Cascade Sew-Along: Lining your Coat

Cascade Sew-Along: Lining your Coat | Grainline Studio

Today is the final post in the Cascade Sew-Along, save for some variations I have planned that will pop up in the next few weeks, and we’re going to be sewing the lining into the coat. We will be doing this using the “bagged” method which requires little to no hand stitching. This method seems kind of crazy when you’re first reading through it but it definitely works, and works well! If you feel like you need more guidance, I have a Bagged Jacket Lining tutorial on the blog already, sometimes seeing things written out and photographed more than once can help clear out confusion, so you may want to check that out as well. And with that, lets get started!

https://www.grainlinestudio.com/2012/01/09/sewing-tutorial-how-to-bag-a-jacket-lining/

Begin by laying the coat shell out face up and the coat lining face down on top of it.

https://www.grainlinestudio.com/2012/01/09/sewing-tutorial-how-to-bag-a-jacket-lining/

Pin around the edges of the facings only, do not do anything with the lining yet.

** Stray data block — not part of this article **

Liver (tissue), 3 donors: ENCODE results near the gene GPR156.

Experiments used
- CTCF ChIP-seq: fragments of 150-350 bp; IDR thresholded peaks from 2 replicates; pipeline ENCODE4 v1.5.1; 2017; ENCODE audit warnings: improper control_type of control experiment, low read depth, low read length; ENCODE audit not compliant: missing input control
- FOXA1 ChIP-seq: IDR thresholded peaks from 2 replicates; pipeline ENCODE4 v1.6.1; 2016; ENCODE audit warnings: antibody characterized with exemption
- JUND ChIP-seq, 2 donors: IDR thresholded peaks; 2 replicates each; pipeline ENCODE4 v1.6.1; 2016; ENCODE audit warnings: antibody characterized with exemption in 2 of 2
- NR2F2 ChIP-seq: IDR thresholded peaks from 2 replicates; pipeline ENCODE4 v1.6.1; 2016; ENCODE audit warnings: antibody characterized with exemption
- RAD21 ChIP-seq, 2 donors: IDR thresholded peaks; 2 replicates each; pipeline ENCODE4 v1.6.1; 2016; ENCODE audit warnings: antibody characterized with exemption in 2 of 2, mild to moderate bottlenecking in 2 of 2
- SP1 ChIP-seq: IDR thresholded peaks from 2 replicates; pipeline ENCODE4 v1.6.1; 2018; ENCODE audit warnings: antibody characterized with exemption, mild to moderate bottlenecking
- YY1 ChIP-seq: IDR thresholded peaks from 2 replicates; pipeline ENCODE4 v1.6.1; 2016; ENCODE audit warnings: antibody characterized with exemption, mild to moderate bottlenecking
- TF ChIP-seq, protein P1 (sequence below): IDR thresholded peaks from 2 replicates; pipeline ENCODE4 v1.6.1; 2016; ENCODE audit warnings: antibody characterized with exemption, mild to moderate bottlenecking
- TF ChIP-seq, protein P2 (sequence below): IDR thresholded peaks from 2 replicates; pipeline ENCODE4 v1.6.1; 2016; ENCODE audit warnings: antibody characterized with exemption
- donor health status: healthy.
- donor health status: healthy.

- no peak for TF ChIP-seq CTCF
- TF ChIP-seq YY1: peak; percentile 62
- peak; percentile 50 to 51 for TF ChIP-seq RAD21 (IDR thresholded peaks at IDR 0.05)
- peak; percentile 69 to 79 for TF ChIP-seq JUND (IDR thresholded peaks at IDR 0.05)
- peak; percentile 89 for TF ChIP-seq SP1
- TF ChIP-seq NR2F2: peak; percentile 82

https://www.grainlinestudio.com/2012/01/09/sewing-tutorial-how-to-bag-a-jacket-lining/

Cascade Sew-Along: Lining your Coat | Grainline Studio

Stitch around the bottom, sides, and neckline of where the coat and facings meet. You may want to turn your coat right side out at this point to double check that everything has been sewn at the right place before we seal up the coat in the next step. If you need to make any adjustments to the stitching, do that now.

Cascade Sew-Along: Lining your Coat | Grainline Studio

Cascade Sew-Along: Lining your Coat | Grainline Studio

Now align the hems of the lining and facing, fold back the seam allowance where the lining and facing meets. The sleeves will be tucked up inside of the body. It will seem like the lining is too short to meet the facing but don’t worry about that, this is what will create the pleat when the coat is turned.